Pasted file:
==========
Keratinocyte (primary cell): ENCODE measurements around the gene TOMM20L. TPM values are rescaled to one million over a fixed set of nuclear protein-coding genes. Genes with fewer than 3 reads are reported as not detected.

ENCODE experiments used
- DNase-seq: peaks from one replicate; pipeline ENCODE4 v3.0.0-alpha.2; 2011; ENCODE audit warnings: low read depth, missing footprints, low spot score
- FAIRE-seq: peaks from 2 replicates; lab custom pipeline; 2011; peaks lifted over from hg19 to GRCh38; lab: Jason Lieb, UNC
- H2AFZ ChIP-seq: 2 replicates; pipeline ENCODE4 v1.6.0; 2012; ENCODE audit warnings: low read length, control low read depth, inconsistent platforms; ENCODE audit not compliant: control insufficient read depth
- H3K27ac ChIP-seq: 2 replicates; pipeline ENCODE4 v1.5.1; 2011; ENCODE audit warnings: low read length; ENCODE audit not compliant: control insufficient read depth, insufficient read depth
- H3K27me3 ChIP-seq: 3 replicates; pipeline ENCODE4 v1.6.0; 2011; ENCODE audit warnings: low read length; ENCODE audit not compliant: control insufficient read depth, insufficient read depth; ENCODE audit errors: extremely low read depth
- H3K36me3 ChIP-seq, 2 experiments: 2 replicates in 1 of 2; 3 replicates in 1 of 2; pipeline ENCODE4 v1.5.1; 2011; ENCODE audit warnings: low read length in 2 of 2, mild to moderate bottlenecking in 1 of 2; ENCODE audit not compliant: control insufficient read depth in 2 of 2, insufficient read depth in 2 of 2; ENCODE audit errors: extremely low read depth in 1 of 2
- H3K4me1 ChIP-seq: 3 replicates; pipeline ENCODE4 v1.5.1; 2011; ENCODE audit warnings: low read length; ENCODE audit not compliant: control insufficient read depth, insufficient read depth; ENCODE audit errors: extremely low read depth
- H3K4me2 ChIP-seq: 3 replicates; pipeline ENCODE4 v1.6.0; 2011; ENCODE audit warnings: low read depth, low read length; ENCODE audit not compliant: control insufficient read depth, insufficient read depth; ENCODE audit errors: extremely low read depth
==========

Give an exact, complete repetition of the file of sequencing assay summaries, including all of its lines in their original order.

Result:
Keratinocyte (primary cell): ENCODE measurements around the gene TOMM20L. TPM values are rescaled to one million over a fixed set of nuclear protein-coding genes. Genes with fewer than 3 reads are reported as not detected.

ENCODE experiments used
- DNase-seq: peaks from one replicate; pipeline ENCODE4 v3.0.0-alpha.2; 2011; ENCODE audit warnings: low read depth, missing footprints, low spot score
- FAIRE-seq: peaks from 2 replicates; lab custom pipeline; 2011; peaks lifted over from hg19 to GRCh38; lab: Jason Lieb, UNC
- H2AFZ ChIP-seq: 2 replicates; pipeline ENCODE4 v1.6.0; 2012; ENCODE audit warnings: low read length, control low read depth, inconsistent platforms; ENCODE audit not compliant: control insufficient read depth
- H3K27ac ChIP-seq: 2 replicates; pipeline ENCODE4 v1.5.1; 2011; ENCODE audit warnings: low read length; ENCODE audit not compliant: control insufficient read depth, insufficient read depth
- H3K27me3 ChIP-seq: 3 replicates; pipeline ENCODE4 v1.6.0; 2011; ENCODE audit warnings: low read length; ENCODE audit not compliant: control insufficient read depth, insufficient read depth; ENCODE audit errors: extremely low read depth
- H3K36me3 ChIP-seq, 2 experiments: 2 replicates in 1 of 2; 3 replicates in 1 of 2; pipeline ENCODE4 v1.5.1; 2011; ENCODE audit warnings: low read length in 2 of 2, mild to moderate bottlenecking in 1 of 2; ENCODE audit not compliant: control insufficient read depth in 2 of 2, insufficient read depth in 2 of 2; ENCODE audit errors: extremely low read depth in 1 of 2
- H3K4me1 ChIP-seq: 3 replicates; pipeline ENCODE4 v1.5.1; 2011; ENCODE audit warnings: low read length; ENCODE audit not compliant: control insufficient read depth, insufficient read depth; ENCODE audit errors: extremely low read depth
- H3K4me2 ChIP-seq: 3 replicates; pipeline ENCODE4 v1.6.0; 2011; ENCODE audit warnings: low read depth, low read length; ENCODE audit not compliant: control insufficient read depth, insufficient read depth; ENCODE audit errors: extremely low read depth